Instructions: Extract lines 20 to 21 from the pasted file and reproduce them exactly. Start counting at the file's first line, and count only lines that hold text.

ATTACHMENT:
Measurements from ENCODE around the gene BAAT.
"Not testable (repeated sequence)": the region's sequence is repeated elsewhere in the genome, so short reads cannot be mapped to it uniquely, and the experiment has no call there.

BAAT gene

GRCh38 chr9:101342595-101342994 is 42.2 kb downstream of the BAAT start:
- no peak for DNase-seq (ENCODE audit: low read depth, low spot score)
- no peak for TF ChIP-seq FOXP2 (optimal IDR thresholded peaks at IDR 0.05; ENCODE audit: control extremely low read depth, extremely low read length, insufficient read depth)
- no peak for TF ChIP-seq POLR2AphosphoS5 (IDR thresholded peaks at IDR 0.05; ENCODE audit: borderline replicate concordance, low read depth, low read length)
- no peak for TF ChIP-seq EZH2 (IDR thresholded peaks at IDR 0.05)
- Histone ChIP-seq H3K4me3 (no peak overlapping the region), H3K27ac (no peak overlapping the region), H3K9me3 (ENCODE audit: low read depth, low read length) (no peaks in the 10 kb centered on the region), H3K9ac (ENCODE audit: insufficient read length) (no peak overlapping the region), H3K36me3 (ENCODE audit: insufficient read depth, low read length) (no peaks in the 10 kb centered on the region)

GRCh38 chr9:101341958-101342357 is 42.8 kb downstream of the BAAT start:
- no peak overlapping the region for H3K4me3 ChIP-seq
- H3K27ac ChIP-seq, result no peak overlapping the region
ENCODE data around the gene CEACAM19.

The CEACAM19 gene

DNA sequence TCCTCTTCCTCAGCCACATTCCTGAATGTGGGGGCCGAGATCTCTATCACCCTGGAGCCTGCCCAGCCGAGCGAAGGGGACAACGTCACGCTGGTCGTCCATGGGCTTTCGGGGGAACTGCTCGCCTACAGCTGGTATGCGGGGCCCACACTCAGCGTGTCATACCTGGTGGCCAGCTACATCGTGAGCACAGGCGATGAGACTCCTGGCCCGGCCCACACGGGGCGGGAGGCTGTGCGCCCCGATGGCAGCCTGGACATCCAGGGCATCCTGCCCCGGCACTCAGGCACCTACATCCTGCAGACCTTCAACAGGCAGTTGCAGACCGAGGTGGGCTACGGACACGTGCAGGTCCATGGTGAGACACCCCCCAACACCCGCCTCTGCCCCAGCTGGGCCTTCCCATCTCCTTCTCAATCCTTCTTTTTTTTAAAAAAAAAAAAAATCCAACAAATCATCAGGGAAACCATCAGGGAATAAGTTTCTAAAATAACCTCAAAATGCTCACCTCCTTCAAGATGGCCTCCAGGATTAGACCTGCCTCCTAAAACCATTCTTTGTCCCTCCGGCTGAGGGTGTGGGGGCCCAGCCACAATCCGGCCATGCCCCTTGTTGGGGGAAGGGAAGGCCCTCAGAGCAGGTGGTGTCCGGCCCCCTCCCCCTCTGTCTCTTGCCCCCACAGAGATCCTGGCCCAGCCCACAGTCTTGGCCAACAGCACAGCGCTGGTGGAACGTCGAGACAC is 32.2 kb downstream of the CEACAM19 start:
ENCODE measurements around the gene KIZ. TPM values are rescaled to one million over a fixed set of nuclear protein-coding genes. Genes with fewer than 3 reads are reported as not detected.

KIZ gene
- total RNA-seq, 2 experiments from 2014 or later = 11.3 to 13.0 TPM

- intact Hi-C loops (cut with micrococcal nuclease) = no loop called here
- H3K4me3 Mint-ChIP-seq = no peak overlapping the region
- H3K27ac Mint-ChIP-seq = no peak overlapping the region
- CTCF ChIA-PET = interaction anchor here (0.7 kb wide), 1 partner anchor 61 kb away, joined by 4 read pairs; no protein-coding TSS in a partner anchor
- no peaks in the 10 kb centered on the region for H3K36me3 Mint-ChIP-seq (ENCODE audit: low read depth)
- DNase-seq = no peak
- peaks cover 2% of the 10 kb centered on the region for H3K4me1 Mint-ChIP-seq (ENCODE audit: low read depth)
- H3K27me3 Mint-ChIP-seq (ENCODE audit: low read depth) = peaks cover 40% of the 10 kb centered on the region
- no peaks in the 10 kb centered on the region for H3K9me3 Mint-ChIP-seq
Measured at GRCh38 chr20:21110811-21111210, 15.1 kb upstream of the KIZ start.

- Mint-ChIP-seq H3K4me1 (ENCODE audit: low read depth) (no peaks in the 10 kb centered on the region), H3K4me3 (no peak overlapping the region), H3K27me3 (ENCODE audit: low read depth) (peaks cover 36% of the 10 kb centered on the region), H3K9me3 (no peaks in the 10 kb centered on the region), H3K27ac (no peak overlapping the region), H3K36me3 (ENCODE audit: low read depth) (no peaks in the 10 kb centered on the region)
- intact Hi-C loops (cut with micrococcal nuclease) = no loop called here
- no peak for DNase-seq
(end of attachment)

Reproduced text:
- H3K4me3 Mint-ChIP-seq = no peak overlapping the region
- H3K27ac Mint-ChIP-seq = no peak overlapping the region